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- Education
- Income Maintenance
- Job Creation


The origins of the "war on poverty" began with the Kennedy Administration in 1963.

Walter W. Heller, chairman of the Council of Economic Advisors, under President Kennedy, went to see President Johnson the day after Kennedy's assassination and discussed the poverty program that Kennedy had approved before his death. President Johnson's immediate response was, "That's my kind of program? I want you to move full speed ahead."

Soon after Walter Heller's proposal, President Johnson launched an "unconditional war on poverty" during his 1964 State of The Union Address. On August 20, 1964 LBJ signed the Poverty Bill which created a new department (Office of Economic Opportunity) to begin the direct attack on the causes of poverty in the rural Appalachian region of America. Sargent Shriver was sworn in on October 16, 1964 to be the leader of this attack and the Director of the Office of Economic Opportunity. The poverty program was the first major legislation originated by President Johnson and it was designed to make a coordinated attack on the multiple causes of poverty. The major attack on poverty, which consisted of one fifth of the nation's population at the time, can be broken down into three major weapons:

Weapon I - Education - "It is our primary weapon in the war on poverty and the principal tool for building a Great Society." Audio: Great Society speech
President Johnson believed that the improvement of education would help eliminate the causes of poverty. The following programs were designed to do just that and are still with us today.

Project Head Start (1965) - was designed as a compensatory program for economically deprived preschool children. Its purpose was to give them the educational, social, cultural, and medical attention provided to more fortunate children by their families.

Upward Bound (1965) - is an educational program whose purpose is to implant in low-income high school students a desire to go to college. It is aimed at young people who show college aptitude but who would not go to college without special encouragement.

Adult Basic Education (1965)
- was designed to give illiterate or uneducated adults sufficient instruction in reading, writing, and arithmetic to qualify them for jobs or better jobs than they currently hold. It also included job training.

The Elementary and Secondary Act of 1965
- (see education module)

The Higher Education Act of 1965
- (see education module)

Weapon II - Income Maintenance - "The second prong on the attack on poverty is to protect individuals and their families from poverty when their own earnings are insufficient because of age, disability, unemployment, or other family circumstances."

Social Security Amendments of 1965 and 1967 - Congress in 1965 and 1967 enacted bills raising Social Security benefits and making major changes in the Social Security System. The 1965 bill only liberalized and expanded programs; the 1967 measure also wrote new restrictions into the welfare program.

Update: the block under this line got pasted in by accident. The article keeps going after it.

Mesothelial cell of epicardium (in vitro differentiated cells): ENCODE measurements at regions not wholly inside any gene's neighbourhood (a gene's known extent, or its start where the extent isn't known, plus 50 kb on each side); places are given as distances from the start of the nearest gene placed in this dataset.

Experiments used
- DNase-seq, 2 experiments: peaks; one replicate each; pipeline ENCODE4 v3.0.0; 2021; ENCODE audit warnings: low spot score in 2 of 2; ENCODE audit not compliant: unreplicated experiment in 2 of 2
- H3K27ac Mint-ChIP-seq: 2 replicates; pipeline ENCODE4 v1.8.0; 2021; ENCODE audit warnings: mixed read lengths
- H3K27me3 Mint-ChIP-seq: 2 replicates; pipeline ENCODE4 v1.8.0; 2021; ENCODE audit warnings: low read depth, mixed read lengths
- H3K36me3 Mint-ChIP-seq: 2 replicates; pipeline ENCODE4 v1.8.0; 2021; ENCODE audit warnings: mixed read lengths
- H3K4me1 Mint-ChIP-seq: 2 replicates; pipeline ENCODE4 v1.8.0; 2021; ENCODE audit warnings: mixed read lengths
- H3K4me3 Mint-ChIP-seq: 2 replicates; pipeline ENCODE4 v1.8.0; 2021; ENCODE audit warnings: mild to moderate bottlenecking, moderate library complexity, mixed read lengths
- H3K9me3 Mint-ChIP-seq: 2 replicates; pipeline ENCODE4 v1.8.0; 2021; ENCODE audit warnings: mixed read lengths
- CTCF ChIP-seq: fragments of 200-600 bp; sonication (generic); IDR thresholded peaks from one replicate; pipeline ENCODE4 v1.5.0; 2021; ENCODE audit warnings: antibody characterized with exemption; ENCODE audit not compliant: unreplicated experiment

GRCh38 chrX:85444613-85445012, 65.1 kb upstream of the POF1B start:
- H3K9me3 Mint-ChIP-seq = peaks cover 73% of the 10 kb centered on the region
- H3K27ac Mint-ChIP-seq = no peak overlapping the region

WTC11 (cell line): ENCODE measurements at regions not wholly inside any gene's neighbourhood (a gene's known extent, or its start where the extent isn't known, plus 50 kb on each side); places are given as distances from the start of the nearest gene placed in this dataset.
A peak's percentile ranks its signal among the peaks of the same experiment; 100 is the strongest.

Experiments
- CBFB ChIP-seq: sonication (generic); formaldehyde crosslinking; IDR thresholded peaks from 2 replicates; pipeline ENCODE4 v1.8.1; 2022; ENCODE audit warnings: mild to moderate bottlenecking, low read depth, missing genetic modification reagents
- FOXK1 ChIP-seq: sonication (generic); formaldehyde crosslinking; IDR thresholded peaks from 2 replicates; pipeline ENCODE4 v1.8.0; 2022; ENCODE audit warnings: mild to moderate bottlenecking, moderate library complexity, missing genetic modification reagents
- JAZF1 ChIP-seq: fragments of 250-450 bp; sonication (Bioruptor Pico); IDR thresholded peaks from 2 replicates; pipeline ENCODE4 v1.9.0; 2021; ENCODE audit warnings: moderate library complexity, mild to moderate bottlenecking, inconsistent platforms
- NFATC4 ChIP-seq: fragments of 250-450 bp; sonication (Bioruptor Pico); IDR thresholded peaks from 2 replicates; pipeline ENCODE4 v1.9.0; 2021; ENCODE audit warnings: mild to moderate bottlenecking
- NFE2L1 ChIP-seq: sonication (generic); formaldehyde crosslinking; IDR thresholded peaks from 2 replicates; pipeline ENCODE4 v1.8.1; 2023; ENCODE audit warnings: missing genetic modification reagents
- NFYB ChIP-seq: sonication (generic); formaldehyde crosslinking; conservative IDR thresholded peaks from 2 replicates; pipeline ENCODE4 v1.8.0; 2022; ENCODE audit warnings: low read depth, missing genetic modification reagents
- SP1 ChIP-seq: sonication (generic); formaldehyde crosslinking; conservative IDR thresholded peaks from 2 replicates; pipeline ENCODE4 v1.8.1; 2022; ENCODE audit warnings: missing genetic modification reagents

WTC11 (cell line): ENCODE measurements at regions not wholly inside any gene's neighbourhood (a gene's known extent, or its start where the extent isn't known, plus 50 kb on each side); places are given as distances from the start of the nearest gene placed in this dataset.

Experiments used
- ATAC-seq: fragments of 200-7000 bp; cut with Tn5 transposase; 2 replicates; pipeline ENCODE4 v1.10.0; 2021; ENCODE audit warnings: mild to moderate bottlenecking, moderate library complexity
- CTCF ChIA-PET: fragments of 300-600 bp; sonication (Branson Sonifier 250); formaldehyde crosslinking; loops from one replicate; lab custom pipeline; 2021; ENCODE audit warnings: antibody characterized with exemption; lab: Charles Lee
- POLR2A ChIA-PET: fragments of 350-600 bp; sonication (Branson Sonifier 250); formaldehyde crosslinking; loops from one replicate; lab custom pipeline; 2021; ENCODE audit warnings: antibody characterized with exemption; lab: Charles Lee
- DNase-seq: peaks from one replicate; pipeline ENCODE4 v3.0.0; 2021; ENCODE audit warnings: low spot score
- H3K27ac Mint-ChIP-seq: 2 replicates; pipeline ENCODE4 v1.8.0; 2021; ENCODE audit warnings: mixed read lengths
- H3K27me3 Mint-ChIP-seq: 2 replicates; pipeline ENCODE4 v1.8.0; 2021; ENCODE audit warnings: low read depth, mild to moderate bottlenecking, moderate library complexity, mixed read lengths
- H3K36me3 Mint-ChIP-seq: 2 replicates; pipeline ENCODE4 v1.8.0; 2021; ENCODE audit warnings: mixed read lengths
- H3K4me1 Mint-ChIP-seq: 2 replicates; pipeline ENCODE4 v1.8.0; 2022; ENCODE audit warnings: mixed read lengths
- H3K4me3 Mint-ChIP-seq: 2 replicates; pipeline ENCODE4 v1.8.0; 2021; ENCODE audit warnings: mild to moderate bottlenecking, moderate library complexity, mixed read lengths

Revenue Act of 1964 - The existing 18% withholding rate on income taxes was reduced to 14 % on enactment of the bill.

Minimum Wage Bill of 1966 - Congress enacted legislation substantially broadening federal minimum wage and overtime pay protection and increasing the minimum wage from $1.25 per hour to $1.60 per hour.

School Breakfast Program - This program started under the Child Nutrition Act of 1966. Federal money is provided for each breakfast served, depending on the family income of the participating child.

Special Milk Program - This program also began under the Child Nutrition Act of 1966. Federal reimbursements are offered for each half-pint of milk served to a child who is participating in a school or facility caring for children that does not participate in other federally subsidized meal programs.

Food Stamp Act of 1964 - Congress in 1964 enacted legislation converting the 1961 pilot food-stamp program into a permanent food-stamp program financed by the Federal Government. This program was designed to help poverty stricken families improve their diets.

Weapon III - Job Creation - "Our American answer to poverty is not to make the poor more secure in their poverty but to reach down and to help them lift themselves out of the ruts of poverty and move with the large majority along the high road of hope and prosperity"

Job Corps (1964) - provides residential centers for young men and women, ages 16 through 21, in a coordinated program of basic education, skill training, and constructive work experience. This was designed specifically to give education and work experience to high school drop-outs.

College Work Study Program (1964) - provides part-time and summer jobs for college students who would be unable to afford college education without such assistance.

The Neighborhood Youth Corps (1964) - provides employment, job counseling, and remedial education to low-income young people aged 16 through 21. This program aims to help participants to continue or resume their education and to increase their employability.

The Work Experience Program (1964) - is meant to benefit unemployed parents and other needy people--many on welfare--who suffer from educational deficiencies and a sporadic work history. Participants are provided vocational instruction and on-the-job training, as well as basic educational and personal counseling.

Manpower Act of 1965 - provided retraining for experienced workers with family responsibilities who had been employed but had lost their jobs because of technological change. It also provided help for the illiterate jobless, out-of-school and out-of-work youths 16 years and older. Individuals who lacked basic education were included.


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